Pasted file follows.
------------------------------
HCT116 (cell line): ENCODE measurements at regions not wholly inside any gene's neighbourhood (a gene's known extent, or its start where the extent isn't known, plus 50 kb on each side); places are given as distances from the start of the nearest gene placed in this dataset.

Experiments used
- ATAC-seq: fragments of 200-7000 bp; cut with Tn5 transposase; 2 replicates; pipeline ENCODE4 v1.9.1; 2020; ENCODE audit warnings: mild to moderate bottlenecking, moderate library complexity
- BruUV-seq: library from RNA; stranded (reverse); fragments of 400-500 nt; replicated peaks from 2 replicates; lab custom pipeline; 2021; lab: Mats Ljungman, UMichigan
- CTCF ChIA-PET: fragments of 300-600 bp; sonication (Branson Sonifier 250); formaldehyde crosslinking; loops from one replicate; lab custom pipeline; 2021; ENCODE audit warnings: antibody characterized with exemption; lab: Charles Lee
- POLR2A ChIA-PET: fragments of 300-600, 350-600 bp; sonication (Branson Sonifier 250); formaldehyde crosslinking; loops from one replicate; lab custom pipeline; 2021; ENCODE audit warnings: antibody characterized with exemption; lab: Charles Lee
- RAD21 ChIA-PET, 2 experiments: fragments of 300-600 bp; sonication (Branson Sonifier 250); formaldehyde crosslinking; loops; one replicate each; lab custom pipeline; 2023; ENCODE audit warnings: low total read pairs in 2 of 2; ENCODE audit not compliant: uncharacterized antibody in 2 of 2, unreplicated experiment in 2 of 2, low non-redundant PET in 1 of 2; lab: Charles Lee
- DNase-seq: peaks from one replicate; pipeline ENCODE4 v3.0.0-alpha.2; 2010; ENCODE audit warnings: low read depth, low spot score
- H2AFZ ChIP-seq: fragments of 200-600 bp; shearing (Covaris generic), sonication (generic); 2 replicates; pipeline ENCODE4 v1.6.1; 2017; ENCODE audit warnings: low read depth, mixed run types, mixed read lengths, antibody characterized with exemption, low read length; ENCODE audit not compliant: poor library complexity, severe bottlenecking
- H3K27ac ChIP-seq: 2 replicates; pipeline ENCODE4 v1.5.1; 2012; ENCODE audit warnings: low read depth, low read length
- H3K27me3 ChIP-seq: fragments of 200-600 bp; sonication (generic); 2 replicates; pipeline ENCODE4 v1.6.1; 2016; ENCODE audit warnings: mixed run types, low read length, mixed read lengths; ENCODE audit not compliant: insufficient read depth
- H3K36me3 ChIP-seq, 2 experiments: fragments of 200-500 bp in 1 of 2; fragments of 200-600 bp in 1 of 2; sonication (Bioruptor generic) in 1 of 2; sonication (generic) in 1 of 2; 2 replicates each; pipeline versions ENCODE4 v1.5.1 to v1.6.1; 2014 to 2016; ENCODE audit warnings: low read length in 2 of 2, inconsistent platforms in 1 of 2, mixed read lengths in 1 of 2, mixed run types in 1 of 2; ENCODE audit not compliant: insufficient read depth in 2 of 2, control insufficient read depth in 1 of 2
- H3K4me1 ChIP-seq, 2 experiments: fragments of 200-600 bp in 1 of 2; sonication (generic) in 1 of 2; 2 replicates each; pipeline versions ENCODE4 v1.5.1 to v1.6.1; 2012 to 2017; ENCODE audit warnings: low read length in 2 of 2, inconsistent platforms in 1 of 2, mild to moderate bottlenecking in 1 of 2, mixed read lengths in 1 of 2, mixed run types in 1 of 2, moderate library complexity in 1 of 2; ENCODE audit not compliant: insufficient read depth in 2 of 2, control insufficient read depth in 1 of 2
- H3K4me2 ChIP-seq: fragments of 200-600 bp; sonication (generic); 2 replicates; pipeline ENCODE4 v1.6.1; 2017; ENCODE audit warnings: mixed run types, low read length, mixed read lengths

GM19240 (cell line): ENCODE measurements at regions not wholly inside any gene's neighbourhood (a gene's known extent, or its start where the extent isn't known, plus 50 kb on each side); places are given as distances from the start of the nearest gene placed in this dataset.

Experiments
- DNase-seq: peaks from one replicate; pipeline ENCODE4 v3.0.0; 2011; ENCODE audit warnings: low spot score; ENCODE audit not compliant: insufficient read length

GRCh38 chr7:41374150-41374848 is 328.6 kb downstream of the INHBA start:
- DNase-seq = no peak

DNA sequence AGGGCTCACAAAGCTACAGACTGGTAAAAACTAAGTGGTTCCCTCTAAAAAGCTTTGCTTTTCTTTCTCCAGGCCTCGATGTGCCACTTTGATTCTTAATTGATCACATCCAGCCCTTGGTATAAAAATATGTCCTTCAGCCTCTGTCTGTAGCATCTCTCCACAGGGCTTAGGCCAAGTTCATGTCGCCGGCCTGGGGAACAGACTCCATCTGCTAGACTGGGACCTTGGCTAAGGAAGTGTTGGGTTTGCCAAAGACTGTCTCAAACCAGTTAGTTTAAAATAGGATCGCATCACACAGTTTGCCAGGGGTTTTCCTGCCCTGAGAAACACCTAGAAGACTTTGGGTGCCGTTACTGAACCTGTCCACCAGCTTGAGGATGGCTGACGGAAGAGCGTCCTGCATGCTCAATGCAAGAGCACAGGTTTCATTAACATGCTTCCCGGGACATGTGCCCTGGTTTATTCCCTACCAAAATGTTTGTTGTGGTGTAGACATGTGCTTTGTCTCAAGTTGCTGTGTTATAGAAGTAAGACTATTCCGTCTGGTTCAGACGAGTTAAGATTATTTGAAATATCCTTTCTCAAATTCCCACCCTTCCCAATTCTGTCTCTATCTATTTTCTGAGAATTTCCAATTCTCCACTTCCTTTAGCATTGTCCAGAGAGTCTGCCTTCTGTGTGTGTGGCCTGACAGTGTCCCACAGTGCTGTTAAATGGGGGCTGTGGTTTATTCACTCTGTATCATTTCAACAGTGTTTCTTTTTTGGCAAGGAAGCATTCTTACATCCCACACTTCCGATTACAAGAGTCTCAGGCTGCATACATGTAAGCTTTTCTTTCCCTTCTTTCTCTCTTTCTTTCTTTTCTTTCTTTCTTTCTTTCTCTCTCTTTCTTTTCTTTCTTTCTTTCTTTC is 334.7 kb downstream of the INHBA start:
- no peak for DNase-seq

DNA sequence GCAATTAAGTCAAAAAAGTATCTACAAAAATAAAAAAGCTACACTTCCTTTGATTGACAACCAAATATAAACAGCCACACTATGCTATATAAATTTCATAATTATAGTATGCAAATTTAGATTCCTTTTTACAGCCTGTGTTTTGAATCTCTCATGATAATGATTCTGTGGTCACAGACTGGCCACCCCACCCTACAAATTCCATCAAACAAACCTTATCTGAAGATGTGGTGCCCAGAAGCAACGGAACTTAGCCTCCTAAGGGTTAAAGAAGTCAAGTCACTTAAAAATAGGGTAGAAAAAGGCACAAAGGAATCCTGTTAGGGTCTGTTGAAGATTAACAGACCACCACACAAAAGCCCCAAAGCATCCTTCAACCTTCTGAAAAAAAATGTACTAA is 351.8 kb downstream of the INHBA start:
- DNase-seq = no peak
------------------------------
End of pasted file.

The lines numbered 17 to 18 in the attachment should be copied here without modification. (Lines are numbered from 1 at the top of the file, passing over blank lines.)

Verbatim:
- DNase-seq: peaks from one replicate; pipeline ENCODE4 v3.0.0; 2011; ENCODE audit warnings: low spot score; ENCODE audit not compliant: insufficient read length

GRCh38 chr7:41374150-41374848 is 328.6 kb downstream of the INHBA start: